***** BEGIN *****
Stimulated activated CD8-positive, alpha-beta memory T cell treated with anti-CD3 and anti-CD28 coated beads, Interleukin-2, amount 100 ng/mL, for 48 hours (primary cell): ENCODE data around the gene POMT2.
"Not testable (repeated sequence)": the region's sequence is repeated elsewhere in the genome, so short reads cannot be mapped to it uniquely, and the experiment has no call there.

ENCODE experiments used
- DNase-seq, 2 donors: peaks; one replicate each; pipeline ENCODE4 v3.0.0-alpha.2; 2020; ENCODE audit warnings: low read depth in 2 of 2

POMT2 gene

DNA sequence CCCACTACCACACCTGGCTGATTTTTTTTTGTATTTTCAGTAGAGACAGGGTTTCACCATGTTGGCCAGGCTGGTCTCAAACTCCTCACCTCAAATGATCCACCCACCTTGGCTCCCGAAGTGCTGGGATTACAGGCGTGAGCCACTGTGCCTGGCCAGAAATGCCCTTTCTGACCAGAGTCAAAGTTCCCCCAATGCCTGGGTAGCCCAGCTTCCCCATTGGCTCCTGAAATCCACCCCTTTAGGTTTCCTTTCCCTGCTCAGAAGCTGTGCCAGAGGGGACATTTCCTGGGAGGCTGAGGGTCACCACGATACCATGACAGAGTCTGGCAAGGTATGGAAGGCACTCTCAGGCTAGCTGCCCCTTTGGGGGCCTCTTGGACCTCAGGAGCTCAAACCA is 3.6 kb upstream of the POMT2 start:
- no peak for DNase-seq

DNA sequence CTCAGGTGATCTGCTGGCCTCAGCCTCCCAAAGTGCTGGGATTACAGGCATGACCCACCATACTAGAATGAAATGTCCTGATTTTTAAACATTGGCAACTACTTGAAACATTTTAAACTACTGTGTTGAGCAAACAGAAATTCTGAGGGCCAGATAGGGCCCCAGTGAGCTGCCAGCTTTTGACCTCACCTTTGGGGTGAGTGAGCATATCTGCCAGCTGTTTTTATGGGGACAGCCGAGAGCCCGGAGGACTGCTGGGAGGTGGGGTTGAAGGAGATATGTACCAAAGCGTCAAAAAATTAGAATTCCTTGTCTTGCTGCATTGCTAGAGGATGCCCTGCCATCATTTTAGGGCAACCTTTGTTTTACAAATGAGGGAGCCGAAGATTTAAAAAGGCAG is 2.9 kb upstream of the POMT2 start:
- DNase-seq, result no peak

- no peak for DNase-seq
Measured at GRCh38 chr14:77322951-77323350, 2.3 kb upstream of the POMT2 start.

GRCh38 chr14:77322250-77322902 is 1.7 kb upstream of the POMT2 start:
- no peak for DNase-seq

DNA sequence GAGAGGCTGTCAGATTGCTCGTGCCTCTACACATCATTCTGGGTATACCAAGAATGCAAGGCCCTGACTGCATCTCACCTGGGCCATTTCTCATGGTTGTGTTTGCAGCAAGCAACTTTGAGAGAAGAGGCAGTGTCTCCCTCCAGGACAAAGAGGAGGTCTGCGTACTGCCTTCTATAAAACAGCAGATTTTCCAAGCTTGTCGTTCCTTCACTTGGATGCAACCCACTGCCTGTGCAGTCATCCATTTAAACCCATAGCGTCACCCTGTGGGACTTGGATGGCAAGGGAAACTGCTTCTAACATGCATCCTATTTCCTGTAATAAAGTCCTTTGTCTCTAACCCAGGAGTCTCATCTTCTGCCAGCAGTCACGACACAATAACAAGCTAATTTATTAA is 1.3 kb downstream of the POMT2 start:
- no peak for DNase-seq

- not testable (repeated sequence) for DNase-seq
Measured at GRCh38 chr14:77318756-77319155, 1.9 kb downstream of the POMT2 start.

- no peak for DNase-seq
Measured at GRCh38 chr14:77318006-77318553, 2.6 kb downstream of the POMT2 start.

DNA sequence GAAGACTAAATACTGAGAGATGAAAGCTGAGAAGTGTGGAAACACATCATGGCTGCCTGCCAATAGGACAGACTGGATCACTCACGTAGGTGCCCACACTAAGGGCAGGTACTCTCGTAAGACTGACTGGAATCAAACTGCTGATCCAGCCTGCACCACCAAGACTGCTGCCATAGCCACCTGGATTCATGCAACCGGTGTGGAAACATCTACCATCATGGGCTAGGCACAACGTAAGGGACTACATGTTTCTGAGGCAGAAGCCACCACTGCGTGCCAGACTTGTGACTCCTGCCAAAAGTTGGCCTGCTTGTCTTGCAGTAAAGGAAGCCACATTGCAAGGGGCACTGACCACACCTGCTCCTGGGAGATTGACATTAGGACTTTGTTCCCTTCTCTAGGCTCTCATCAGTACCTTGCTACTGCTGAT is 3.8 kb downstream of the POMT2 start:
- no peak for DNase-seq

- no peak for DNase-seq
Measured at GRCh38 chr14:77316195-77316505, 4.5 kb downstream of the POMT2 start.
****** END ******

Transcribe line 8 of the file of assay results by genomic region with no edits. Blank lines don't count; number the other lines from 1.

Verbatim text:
DNA sequence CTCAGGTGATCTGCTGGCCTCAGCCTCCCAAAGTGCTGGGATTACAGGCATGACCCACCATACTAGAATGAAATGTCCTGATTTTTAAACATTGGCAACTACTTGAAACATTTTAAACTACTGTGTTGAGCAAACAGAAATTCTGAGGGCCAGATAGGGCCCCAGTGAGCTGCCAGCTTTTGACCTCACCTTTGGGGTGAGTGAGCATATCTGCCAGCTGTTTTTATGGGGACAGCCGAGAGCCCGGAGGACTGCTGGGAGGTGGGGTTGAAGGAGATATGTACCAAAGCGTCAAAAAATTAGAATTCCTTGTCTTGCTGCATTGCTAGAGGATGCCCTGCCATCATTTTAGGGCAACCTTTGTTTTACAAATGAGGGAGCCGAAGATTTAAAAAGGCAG is 2.9 kb upstream of the POMT2 start: